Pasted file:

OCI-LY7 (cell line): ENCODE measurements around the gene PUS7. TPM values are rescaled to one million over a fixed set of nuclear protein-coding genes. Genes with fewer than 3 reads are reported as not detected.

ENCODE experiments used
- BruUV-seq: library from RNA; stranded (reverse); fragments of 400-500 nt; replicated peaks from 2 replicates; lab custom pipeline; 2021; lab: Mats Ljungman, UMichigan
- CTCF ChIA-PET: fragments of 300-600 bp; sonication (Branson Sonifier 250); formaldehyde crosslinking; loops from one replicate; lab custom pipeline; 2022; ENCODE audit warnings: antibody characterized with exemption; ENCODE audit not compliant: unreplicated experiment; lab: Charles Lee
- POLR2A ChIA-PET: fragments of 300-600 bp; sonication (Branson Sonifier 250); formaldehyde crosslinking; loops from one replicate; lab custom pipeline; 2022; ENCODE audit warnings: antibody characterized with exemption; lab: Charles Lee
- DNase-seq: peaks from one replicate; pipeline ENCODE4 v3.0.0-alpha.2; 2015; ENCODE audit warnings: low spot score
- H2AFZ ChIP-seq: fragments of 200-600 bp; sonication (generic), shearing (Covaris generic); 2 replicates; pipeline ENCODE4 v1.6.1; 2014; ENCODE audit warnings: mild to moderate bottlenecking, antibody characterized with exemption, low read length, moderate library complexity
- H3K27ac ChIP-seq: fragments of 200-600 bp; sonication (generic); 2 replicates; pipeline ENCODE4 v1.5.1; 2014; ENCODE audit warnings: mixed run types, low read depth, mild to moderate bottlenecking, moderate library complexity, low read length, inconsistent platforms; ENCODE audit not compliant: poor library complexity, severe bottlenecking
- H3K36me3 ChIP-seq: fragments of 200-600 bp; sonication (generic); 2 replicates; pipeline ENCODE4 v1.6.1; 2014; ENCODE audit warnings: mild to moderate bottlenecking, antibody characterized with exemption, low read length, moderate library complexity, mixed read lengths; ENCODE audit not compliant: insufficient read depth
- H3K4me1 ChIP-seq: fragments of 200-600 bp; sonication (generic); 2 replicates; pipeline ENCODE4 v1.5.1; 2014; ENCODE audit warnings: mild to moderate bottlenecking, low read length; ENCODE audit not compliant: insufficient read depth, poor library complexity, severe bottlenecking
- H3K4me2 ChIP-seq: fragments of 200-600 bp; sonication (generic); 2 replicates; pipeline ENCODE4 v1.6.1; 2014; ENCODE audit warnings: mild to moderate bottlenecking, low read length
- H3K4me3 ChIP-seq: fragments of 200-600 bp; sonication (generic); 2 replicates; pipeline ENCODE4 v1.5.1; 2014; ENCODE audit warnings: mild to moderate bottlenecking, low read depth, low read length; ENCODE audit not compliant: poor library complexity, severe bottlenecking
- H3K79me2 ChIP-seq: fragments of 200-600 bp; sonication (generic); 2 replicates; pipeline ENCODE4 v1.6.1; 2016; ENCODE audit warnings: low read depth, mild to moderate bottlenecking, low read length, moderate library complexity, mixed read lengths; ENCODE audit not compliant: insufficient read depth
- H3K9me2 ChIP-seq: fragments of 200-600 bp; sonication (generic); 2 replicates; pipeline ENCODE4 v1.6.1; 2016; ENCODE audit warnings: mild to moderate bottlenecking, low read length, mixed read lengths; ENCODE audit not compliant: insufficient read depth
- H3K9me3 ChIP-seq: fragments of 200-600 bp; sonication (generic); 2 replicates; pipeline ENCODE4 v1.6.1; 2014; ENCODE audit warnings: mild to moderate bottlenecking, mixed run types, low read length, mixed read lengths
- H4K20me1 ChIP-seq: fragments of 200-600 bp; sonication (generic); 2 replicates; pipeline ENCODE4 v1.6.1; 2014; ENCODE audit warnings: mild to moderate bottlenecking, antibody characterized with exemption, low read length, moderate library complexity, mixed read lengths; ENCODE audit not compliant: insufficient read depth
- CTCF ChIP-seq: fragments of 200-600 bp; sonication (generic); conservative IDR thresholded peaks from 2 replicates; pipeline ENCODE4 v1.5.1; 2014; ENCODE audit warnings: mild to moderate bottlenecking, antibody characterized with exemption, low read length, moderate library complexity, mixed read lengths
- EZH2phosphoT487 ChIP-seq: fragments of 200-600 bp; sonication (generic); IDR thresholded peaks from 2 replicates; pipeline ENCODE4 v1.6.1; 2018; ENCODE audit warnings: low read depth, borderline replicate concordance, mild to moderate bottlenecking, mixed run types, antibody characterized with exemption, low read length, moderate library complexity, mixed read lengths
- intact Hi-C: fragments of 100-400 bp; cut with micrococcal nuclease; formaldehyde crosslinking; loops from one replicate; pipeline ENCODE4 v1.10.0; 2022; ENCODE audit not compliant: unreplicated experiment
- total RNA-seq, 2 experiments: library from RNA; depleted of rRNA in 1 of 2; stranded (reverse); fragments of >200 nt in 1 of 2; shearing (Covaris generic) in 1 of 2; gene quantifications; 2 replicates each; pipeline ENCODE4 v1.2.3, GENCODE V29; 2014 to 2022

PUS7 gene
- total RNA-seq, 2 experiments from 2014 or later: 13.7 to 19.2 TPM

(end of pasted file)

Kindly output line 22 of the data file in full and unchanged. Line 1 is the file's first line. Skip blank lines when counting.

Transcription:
- total RNA-seq, 2 experiments from 2014 or later: 13.7 to 19.2 TPM